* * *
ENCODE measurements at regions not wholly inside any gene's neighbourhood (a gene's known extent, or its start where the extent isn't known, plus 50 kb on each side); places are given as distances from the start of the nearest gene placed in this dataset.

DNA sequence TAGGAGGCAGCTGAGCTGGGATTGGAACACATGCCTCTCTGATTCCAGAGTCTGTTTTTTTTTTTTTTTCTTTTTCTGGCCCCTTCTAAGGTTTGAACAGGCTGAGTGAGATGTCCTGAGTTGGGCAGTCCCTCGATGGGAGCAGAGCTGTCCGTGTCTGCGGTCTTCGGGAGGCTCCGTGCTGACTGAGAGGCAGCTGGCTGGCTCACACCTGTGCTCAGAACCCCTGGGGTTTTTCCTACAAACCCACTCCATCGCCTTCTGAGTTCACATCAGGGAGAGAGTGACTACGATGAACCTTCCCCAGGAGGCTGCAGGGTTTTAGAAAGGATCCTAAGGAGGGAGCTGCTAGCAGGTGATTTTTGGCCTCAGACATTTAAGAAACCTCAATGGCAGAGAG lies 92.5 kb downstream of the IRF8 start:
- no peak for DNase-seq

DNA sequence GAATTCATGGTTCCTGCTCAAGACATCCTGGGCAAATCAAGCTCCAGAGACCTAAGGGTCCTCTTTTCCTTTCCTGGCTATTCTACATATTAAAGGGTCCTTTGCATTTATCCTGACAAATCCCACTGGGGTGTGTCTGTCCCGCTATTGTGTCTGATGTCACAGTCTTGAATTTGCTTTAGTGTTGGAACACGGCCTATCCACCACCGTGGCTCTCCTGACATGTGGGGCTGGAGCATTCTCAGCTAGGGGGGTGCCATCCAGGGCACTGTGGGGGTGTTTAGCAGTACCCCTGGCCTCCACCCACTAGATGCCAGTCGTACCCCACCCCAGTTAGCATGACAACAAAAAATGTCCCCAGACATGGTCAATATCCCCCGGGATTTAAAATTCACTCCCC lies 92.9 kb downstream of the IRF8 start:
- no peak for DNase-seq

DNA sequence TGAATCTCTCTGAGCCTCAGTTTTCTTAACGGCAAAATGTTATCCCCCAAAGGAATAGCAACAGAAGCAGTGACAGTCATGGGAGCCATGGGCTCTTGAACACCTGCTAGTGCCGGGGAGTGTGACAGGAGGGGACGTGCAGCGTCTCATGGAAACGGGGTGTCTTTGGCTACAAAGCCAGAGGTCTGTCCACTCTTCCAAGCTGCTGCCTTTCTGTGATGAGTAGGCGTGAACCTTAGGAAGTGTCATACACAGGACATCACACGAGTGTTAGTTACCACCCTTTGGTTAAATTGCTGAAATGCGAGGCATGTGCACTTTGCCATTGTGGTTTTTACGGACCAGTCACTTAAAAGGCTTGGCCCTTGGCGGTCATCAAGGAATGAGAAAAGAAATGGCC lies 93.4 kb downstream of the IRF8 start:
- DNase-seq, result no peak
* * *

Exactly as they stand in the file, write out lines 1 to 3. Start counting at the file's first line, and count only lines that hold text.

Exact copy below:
ENCODE measurements at regions not wholly inside any gene's neighbourhood (a gene's known extent, or its start where the extent isn't known, plus 50 kb on each side); places are given as distances from the start of the nearest gene placed in this dataset.

DNA sequence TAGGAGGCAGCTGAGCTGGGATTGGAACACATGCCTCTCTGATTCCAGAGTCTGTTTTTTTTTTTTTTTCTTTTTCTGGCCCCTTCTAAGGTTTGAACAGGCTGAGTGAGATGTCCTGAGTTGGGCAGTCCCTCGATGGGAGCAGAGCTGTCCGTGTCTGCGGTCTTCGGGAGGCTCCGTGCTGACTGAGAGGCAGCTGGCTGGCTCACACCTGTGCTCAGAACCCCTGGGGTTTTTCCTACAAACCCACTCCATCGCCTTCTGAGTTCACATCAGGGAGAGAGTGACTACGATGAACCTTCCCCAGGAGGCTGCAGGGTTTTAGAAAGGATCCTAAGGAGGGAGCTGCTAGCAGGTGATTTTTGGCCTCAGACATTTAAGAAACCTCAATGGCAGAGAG lies 92.5 kb downstream of the IRF8 start:
- no peak for DNase-seq